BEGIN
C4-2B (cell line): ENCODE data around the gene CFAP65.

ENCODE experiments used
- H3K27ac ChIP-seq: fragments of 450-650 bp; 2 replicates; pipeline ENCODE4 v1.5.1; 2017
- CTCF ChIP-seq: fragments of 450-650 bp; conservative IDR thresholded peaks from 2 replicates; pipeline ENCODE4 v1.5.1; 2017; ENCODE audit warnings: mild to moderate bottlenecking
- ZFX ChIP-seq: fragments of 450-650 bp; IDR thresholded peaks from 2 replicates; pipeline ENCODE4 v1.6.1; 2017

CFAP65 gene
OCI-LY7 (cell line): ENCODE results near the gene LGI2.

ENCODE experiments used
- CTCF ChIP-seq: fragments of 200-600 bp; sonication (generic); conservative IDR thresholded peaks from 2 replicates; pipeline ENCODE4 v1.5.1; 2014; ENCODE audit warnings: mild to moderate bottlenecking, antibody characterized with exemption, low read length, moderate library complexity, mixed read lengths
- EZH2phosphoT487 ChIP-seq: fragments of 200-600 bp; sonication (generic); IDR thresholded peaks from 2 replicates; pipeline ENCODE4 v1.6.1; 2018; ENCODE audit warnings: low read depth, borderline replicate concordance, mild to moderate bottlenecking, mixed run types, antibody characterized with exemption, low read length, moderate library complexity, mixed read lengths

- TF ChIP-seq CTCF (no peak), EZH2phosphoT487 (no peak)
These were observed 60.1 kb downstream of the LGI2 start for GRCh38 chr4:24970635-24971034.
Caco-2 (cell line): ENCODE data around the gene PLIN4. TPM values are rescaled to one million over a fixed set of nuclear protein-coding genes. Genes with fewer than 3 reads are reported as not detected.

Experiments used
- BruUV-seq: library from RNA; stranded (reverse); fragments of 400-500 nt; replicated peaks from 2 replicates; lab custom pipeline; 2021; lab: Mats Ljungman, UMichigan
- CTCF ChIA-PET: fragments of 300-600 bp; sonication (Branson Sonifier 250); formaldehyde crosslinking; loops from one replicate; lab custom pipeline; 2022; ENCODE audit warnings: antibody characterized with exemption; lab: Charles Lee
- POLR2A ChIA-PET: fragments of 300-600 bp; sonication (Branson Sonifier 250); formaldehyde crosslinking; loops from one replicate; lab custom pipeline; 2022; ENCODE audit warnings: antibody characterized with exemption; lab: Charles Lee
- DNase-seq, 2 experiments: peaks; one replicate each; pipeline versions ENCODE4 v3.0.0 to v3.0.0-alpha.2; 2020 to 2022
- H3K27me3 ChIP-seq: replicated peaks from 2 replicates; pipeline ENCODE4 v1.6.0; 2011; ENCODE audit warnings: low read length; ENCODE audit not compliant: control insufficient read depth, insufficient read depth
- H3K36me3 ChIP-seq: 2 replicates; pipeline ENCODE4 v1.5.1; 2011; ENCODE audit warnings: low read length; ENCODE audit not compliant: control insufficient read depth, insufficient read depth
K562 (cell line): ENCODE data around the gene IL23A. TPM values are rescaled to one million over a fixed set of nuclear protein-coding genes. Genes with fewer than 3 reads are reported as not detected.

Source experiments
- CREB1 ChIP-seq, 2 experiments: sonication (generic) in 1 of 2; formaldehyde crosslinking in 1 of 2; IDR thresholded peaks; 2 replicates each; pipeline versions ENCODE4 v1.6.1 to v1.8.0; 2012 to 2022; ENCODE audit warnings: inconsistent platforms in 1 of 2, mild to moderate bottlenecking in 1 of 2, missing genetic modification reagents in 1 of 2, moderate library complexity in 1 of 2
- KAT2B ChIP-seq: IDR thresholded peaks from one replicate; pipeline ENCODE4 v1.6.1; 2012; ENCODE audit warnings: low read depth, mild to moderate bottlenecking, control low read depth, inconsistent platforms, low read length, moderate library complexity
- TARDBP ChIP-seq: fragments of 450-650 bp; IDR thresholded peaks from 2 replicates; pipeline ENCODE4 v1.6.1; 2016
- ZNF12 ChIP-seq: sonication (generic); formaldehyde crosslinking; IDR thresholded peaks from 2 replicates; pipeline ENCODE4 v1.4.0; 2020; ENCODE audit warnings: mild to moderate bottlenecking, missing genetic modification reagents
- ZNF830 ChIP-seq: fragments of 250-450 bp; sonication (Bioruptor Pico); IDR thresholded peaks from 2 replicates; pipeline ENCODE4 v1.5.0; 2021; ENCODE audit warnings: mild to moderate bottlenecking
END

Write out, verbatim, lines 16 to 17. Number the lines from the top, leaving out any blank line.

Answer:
- CTCF ChIA-PET: fragments of 300-600 bp; sonication (Branson Sonifier 250); formaldehyde crosslinking; loops from one replicate; lab custom pipeline; 2022; ENCODE audit warnings: antibody characterized with exemption; lab: Charles Lee
- POLR2A ChIA-PET: fragments of 300-600 bp; sonication (Branson Sonifier 250); formaldehyde crosslinking; loops from one replicate; lab custom pipeline; 2022; ENCODE audit warnings: antibody characterized with exemption; lab: Charles Lee